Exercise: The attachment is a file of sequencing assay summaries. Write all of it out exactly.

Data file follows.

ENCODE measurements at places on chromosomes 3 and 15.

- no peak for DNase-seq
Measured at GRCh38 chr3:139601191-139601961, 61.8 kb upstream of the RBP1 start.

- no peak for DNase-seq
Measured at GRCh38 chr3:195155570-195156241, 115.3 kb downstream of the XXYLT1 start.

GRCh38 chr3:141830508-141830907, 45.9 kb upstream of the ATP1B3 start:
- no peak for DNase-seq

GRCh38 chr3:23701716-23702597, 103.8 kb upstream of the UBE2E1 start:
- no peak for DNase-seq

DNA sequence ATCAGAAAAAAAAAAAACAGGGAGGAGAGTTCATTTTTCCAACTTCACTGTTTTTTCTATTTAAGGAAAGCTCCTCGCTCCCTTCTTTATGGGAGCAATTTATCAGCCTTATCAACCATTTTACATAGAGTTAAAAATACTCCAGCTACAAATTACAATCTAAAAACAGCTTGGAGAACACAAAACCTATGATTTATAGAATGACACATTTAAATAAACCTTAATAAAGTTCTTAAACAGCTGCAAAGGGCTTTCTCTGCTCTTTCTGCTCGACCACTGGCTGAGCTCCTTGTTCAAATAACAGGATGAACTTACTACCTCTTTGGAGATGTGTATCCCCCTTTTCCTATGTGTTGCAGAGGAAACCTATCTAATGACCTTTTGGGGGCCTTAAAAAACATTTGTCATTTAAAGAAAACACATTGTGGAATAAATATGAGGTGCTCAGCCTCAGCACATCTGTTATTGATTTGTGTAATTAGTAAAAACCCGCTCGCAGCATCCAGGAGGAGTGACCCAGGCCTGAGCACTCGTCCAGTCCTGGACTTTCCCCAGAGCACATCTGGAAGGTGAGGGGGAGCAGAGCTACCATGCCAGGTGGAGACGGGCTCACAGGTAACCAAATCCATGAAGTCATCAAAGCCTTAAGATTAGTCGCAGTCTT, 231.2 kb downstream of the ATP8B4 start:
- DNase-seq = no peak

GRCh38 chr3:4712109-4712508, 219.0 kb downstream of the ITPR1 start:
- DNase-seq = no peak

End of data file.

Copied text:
ENCODE measurements at places on chromosomes 3 and 15.

- no peak for DNase-seq
Measured at GRCh38 chr3:139601191-139601961, 61.8 kb upstream of the RBP1 start.

- no peak for DNase-seq
Measured at GRCh38 chr3:195155570-195156241, 115.3 kb downstream of the XXYLT1 start.

GRCh38 chr3:141830508-141830907, 45.9 kb upstream of the ATP1B3 start:
- no peak for DNase-seq

GRCh38 chr3:23701716-23702597, 103.8 kb upstream of the UBE2E1 start:
- no peak for DNase-seq

DNA sequence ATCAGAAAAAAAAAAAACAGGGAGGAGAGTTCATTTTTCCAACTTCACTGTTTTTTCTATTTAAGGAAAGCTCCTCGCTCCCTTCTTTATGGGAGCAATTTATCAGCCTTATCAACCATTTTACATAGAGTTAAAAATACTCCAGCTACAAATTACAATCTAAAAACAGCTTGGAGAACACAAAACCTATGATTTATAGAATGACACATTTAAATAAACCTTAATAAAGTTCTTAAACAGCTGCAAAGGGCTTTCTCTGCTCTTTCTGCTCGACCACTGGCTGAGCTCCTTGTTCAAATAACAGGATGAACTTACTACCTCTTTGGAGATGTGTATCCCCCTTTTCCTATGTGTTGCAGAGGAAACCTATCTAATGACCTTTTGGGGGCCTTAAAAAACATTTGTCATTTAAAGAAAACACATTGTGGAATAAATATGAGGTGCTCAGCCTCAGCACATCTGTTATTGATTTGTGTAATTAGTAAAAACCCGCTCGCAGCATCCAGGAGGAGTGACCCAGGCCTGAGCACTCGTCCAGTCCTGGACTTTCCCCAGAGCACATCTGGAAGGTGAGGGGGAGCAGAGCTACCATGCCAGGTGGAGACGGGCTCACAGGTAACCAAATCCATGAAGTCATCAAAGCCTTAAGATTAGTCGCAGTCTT, 231.2 kb downstream of the ATP8B4 start:
- DNase-seq = no peak

GRCh38 chr3:4712109-4712508, 219.0 kb downstream of the ITPR1 start:
- DNase-seq = no peak